Oxford University Press's
Academic Insights for the Thinking World

A Tale of Two New York Cities [excerpt]

New York is a city of many things to many people. But more and more those people are being divided. Those who have the means to live in comfort and splendor, and those struggling to survive in a once vast urban landscape that grows smaller and smaller with each year. In this excerpt from his book The Creative Destruction of New York City, author and urban scholar Alessandro Busà, gives us the lay of this new land where all are welcome, particularly if they can afford it.

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Sanders-scare

Overpromising was a central feature of Donald Trump’s campaign for the presidency. He was going to build a big, beautiful wall and make the Mexicans pay for it. He was going to unleash a secret plan to defeat ISIS. And he was going to repeal Obamacare and replace it with something really terrific. Unfortunately, Donald Trump and the Republicans aren’t the only ones making unrealistic promises.

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Integrative Environmental Medicine

How ‘green’ are you at work? [quiz]

With sea level rising and ice caps rapidly melting, the danger signs of global warming are evident, increasing the need to be environmentally friendly. However, much of this focus is on being environmentally friendly at home. Many of us spend a large proportion of our time at work, making it just as crucial to be ‘green’ at work, as we are at home.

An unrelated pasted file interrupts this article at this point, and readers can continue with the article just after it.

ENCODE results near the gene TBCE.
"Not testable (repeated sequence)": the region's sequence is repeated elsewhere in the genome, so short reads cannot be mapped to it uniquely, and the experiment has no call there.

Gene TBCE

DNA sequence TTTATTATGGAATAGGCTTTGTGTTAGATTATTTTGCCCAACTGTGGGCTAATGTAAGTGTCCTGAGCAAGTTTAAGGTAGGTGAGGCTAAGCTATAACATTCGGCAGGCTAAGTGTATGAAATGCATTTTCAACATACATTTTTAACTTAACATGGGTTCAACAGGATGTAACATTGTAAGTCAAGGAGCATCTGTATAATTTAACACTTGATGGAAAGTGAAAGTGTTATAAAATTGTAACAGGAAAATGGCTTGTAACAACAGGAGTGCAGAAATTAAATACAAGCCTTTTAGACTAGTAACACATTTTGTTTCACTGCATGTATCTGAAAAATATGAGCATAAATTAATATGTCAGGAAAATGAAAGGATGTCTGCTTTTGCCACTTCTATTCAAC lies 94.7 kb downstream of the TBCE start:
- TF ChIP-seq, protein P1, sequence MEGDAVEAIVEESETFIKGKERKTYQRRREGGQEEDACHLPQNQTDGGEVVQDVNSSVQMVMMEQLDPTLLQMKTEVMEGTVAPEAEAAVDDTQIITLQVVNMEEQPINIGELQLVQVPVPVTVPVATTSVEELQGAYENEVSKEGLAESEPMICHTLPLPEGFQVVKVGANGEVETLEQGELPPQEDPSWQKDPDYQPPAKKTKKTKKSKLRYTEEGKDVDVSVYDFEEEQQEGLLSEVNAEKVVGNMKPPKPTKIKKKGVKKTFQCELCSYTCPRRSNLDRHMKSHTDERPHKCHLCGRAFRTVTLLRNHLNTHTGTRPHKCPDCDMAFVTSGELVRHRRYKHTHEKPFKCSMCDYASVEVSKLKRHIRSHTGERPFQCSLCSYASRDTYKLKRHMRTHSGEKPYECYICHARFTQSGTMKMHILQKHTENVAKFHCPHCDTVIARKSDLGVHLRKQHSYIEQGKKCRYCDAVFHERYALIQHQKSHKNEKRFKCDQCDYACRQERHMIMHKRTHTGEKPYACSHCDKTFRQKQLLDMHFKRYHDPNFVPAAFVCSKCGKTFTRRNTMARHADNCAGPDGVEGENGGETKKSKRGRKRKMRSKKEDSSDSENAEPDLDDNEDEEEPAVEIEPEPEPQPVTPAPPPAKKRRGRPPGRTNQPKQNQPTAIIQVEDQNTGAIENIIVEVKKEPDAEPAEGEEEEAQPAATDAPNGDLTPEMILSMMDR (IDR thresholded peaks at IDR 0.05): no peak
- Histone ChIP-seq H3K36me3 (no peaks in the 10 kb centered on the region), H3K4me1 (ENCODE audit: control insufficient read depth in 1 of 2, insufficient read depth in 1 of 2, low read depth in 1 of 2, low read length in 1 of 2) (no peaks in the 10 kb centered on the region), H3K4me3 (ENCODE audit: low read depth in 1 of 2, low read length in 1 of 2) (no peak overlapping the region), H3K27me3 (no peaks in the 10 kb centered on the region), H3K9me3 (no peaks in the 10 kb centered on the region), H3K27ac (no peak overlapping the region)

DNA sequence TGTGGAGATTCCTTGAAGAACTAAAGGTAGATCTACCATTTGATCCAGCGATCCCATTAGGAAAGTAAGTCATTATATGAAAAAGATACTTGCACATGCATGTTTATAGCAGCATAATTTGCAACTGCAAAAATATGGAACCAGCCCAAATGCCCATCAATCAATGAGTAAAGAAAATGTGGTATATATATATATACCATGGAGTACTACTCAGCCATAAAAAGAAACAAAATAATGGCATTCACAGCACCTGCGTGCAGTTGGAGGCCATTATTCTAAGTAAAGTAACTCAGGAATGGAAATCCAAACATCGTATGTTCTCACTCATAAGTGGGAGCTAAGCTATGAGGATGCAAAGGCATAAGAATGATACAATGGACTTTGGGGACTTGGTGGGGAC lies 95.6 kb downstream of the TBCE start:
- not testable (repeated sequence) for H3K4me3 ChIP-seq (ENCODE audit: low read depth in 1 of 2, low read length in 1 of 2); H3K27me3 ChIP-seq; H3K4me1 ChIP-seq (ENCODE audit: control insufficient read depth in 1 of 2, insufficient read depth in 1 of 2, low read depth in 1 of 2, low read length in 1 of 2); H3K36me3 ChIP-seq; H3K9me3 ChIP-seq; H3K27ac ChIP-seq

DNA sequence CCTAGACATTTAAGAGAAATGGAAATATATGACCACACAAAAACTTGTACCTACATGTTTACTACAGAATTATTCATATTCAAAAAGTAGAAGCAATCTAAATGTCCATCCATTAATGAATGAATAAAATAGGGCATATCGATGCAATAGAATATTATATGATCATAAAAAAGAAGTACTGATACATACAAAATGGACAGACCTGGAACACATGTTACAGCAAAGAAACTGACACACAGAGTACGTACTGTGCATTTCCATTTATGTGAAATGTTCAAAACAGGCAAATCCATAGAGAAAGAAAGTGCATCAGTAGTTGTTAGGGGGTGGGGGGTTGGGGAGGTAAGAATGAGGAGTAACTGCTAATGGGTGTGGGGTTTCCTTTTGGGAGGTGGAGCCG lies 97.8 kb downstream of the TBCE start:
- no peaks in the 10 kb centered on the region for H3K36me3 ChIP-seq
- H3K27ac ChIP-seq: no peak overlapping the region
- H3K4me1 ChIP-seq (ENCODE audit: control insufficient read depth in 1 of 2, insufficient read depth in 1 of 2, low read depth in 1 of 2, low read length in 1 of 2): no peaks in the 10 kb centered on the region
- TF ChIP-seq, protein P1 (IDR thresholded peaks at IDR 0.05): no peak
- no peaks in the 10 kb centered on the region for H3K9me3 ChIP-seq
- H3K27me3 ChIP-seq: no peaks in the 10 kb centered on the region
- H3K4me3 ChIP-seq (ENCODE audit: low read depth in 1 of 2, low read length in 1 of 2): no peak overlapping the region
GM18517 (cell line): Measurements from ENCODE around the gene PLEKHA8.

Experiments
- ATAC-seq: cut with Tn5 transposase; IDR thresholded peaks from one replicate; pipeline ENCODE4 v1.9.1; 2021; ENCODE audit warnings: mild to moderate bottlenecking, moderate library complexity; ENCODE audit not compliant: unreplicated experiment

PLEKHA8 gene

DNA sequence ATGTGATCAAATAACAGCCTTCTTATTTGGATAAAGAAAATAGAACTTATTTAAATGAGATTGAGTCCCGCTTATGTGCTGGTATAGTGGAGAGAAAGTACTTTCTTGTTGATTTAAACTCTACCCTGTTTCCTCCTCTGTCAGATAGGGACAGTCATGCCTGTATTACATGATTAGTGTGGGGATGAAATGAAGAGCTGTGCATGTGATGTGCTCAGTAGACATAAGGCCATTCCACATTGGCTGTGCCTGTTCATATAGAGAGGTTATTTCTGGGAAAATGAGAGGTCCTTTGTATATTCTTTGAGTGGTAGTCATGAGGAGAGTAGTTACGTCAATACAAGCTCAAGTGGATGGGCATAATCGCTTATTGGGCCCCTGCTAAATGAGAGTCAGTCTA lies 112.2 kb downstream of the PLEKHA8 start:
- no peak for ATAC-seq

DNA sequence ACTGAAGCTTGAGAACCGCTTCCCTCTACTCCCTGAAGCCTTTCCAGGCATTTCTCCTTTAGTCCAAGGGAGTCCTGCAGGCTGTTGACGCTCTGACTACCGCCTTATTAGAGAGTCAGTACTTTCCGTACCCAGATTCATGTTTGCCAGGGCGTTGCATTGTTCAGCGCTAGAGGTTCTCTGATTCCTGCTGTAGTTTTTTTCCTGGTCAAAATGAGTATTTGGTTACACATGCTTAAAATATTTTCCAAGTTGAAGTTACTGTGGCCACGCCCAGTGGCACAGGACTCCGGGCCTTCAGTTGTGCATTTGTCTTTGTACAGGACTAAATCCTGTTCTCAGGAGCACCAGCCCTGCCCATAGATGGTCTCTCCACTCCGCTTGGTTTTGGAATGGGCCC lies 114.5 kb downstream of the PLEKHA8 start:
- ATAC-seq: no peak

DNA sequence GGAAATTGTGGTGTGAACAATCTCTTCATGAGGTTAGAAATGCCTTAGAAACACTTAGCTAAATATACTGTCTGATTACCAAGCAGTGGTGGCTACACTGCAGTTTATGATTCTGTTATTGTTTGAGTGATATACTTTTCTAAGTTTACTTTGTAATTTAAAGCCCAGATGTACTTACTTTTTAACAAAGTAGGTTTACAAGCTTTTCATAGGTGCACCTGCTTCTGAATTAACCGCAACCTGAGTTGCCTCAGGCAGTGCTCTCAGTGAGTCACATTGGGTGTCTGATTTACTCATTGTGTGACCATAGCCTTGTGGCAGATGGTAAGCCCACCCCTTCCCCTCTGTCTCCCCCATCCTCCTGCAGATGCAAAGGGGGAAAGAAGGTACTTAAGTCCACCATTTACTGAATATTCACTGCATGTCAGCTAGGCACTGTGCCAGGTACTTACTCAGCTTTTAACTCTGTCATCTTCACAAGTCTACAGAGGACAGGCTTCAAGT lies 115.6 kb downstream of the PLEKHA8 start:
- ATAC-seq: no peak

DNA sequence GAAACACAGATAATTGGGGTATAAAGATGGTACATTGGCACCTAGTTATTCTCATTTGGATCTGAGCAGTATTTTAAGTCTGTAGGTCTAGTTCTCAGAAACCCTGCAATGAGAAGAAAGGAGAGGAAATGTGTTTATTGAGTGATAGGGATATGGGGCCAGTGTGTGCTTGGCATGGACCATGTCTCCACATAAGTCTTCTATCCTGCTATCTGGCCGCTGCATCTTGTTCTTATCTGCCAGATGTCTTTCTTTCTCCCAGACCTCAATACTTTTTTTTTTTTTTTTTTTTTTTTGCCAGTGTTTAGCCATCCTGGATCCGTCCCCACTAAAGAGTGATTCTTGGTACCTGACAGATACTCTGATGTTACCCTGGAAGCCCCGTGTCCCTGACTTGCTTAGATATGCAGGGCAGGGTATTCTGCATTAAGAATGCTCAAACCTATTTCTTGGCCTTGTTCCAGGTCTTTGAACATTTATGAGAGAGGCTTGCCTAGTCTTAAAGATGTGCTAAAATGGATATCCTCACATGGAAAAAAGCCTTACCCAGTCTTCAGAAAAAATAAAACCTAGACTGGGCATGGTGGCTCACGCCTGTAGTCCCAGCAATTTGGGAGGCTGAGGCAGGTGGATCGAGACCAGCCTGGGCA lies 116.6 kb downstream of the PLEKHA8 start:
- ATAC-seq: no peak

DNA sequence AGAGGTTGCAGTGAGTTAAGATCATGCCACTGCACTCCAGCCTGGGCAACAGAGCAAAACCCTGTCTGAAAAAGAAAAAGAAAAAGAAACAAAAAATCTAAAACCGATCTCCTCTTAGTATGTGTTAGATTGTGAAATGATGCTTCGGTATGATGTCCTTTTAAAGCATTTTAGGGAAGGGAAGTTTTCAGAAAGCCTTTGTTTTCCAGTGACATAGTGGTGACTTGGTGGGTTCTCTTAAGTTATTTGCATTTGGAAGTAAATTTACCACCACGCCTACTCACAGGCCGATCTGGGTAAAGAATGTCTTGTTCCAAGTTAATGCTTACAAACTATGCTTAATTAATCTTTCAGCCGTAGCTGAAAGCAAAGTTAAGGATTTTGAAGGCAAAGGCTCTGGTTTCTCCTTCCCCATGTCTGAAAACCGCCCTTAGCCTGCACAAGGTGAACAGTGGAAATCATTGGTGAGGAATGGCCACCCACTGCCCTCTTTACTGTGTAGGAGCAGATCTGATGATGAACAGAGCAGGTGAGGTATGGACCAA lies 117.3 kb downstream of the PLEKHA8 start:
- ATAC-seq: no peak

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Mahbub ul Haq: pioneering a development philosophy for people

Mahbub ul Haq was the pioneer in developing the concept of human development. He not only articulated the human development philosophy for making economic development plans but he also provided the world with a statistical measure to quantify the indicators of economic growth with human development. In the field of development economics, Haq was regarded as an original thinker and a major innovator of fresh ideas.

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Reforming the sovereign debt regime

Since the start of its debt crisis in 2010, Greek citizens have suffered through seven years of agonizing austerity to satisfy the conditions of multiple consecutive bailouts from their official sector creditors – the so-called ‘Troika’, composed of the European Commission, the European Central Bank, and the International Monetary Fund (IMF or Fund). And for what? What went wrong? There are many valid answers to this question.

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The trouble with elite cities

The transformation of the city into a pricey commodity for sale is one of the most profitable ventures in the current phase of capitalism. This is why private players and local governments are eager to invest monumental resources in the production and promotion of this ever more sophisticated, ever more seductive money-making machine: the city.

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Will the real Robinson Crusoe please stand up?

It is difficult to think of a literary narrative, other than Robinson Crusoe, that economists have so enthusiastically appropriated as part of their cultural heritage. The image of Robinson, shipwrecked, alone, and forced to decide how to use his finite resources, has become almost emblematic in the teaching of the problem of choice in economics.

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Taxing or exempting the church

Religious entities pay more taxes than many people believe. Moreover, churches and other religious organizations are treated quite diversely by different taxes and by different states. Sometimes churches and other religious entities are taxed in the same fashion as secular organizations and persons are.

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The value of money [excerpt]